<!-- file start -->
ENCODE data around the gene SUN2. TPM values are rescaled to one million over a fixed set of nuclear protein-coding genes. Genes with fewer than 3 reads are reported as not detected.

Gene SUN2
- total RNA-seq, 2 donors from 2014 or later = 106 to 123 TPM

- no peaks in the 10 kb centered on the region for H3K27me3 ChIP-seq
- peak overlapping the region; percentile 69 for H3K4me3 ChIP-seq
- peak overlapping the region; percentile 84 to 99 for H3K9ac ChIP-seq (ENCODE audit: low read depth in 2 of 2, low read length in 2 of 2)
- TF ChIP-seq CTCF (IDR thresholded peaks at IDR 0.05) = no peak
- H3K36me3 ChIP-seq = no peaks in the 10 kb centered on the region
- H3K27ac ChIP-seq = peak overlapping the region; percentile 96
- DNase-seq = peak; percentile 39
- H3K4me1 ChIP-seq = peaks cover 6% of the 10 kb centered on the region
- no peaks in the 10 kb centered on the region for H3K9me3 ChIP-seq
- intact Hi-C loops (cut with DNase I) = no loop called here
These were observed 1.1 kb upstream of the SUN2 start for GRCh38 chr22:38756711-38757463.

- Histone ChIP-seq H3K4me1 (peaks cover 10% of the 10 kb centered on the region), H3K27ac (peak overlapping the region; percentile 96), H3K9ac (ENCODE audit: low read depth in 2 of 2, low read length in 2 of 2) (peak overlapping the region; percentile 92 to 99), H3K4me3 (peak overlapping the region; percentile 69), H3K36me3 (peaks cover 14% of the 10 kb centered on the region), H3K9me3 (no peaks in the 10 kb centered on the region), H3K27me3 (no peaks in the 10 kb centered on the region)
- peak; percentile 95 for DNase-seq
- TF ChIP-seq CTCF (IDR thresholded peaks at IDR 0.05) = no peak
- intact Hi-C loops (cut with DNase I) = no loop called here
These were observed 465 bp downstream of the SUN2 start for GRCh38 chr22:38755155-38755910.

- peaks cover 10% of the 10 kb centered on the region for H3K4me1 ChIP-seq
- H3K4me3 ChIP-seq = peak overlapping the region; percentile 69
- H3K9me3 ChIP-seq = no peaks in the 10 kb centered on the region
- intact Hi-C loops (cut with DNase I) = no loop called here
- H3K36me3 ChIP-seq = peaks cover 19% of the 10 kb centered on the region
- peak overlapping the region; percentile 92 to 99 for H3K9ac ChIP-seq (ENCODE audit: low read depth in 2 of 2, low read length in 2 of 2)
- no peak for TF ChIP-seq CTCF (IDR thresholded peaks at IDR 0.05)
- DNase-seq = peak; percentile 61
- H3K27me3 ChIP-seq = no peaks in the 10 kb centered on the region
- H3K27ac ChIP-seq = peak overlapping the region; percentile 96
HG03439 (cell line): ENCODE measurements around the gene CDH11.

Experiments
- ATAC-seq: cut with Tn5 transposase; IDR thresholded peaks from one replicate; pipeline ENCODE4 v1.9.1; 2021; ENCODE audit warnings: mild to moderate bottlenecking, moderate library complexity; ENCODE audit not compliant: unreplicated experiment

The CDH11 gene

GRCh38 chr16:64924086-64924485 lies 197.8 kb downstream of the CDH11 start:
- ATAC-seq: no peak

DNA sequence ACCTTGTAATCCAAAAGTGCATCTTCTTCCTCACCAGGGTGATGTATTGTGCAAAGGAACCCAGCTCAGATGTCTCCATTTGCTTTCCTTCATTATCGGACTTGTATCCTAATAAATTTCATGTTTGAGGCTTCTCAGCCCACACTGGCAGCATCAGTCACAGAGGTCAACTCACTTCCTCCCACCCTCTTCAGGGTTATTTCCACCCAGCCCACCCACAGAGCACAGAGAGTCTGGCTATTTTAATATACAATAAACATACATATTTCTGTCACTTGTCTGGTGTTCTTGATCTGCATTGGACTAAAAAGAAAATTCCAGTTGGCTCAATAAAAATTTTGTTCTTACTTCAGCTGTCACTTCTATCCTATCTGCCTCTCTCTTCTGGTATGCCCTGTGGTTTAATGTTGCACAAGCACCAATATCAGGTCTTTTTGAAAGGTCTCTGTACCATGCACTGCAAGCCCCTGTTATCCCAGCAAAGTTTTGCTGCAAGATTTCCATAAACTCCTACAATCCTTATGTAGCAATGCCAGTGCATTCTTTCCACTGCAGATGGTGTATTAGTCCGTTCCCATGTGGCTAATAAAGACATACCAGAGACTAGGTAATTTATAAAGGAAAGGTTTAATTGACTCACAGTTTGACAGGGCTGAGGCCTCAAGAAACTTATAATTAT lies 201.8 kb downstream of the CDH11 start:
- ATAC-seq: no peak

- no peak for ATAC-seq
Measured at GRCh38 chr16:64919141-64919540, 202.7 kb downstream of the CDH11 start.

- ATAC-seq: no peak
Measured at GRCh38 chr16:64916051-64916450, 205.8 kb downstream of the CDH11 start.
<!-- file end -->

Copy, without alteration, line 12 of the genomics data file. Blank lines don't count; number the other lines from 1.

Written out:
- no peaks in the 10 kb centered on the region for H3K9me3 ChIP-seq